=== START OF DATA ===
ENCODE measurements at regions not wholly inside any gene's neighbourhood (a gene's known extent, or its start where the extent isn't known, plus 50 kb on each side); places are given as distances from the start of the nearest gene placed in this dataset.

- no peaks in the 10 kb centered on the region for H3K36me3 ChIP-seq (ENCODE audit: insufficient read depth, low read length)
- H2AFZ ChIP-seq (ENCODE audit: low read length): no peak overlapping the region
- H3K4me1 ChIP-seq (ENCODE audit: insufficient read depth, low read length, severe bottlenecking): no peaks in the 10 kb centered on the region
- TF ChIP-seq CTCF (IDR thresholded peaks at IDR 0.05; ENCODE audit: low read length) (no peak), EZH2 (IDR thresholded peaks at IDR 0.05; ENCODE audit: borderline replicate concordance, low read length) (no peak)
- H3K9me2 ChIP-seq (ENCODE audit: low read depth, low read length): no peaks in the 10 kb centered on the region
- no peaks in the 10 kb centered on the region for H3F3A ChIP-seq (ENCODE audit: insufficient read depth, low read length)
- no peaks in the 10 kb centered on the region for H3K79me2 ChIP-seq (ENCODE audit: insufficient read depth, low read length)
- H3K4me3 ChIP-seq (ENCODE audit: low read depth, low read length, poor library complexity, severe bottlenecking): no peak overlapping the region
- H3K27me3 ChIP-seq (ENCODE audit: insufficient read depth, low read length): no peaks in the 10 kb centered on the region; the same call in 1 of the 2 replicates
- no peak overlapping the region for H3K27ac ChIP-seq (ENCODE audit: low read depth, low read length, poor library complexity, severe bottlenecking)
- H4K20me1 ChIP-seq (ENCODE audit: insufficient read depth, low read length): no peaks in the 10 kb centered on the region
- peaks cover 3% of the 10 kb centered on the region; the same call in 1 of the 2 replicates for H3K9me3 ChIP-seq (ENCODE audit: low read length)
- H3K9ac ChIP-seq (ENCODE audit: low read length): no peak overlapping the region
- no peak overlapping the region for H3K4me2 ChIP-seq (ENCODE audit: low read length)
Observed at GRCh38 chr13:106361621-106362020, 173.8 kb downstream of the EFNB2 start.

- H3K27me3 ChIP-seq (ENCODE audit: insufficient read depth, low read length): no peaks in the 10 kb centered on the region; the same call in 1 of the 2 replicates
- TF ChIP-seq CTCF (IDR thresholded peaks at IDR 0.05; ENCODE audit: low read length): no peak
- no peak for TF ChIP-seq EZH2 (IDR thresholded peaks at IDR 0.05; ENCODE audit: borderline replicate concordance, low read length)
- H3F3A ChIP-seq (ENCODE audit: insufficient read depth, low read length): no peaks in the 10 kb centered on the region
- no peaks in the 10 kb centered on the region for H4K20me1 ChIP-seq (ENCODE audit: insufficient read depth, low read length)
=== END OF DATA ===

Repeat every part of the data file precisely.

ENCODE measurements at regions not wholly inside any gene's neighbourhood (a gene's known extent, or its start where the extent isn't known, plus 50 kb on each side); places are given as distances from the start of the nearest gene placed in this dataset.

- no peaks in the 10 kb centered on the region for H3K36me3 ChIP-seq (ENCODE audit: insufficient read depth, low read length)
- H2AFZ ChIP-seq (ENCODE audit: low read length): no peak overlapping the region
- H3K4me1 ChIP-seq (ENCODE audit: insufficient read depth, low read length, severe bottlenecking): no peaks in the 10 kb centered on the region
- TF ChIP-seq CTCF (IDR thresholded peaks at IDR 0.05; ENCODE audit: low read length) (no peak), EZH2 (IDR thresholded peaks at IDR 0.05; ENCODE audit: borderline replicate concordance, low read length) (no peak)
- H3K9me2 ChIP-seq (ENCODE audit: low read depth, low read length): no peaks in the 10 kb centered on the region
- no peaks in the 10 kb centered on the region for H3F3A ChIP-seq (ENCODE audit: insufficient read depth, low read length)
- no peaks in the 10 kb centered on the region for H3K79me2 ChIP-seq (ENCODE audit: insufficient read depth, low read length)
- H3K4me3 ChIP-seq (ENCODE audit: low read depth, low read length, poor library complexity, severe bottlenecking): no peak overlapping the region
- H3K27me3 ChIP-seq (ENCODE audit: insufficient read depth, low read length): no peaks in the 10 kb centered on the region; the same call in 1 of the 2 replicates
- no peak overlapping the region for H3K27ac ChIP-seq (ENCODE audit: low read depth, low read length, poor library complexity, severe bottlenecking)
- H4K20me1 ChIP-seq (ENCODE audit: insufficient read depth, low read length): no peaks in the 10 kb centered on the region
- peaks cover 3% of the 10 kb centered on the region; the same call in 1 of the 2 replicates for H3K9me3 ChIP-seq (ENCODE audit: low read length)
- H3K9ac ChIP-seq (ENCODE audit: low read length): no peak overlapping the region
- no peak overlapping the region for H3K4me2 ChIP-seq (ENCODE audit: low read length)
Observed at GRCh38 chr13:106361621-106362020, 173.8 kb downstream of the EFNB2 start.

- H3K27me3 ChIP-seq (ENCODE audit: insufficient read depth, low read length): no peaks in the 10 kb centered on the region; the same call in 1 of the 2 replicates
- TF ChIP-seq CTCF (IDR thresholded peaks at IDR 0.05; ENCODE audit: low read length): no peak
- no peak for TF ChIP-seq EZH2 (IDR thresholded peaks at IDR 0.05; ENCODE audit: borderline replicate concordance, low read length)
- H3F3A ChIP-seq (ENCODE audit: insufficient read depth, low read length): no peaks in the 10 kb centered on the region
- no peaks in the 10 kb centered on the region for H4K20me1 ChIP-seq (ENCODE audit: insufficient read depth, low read length)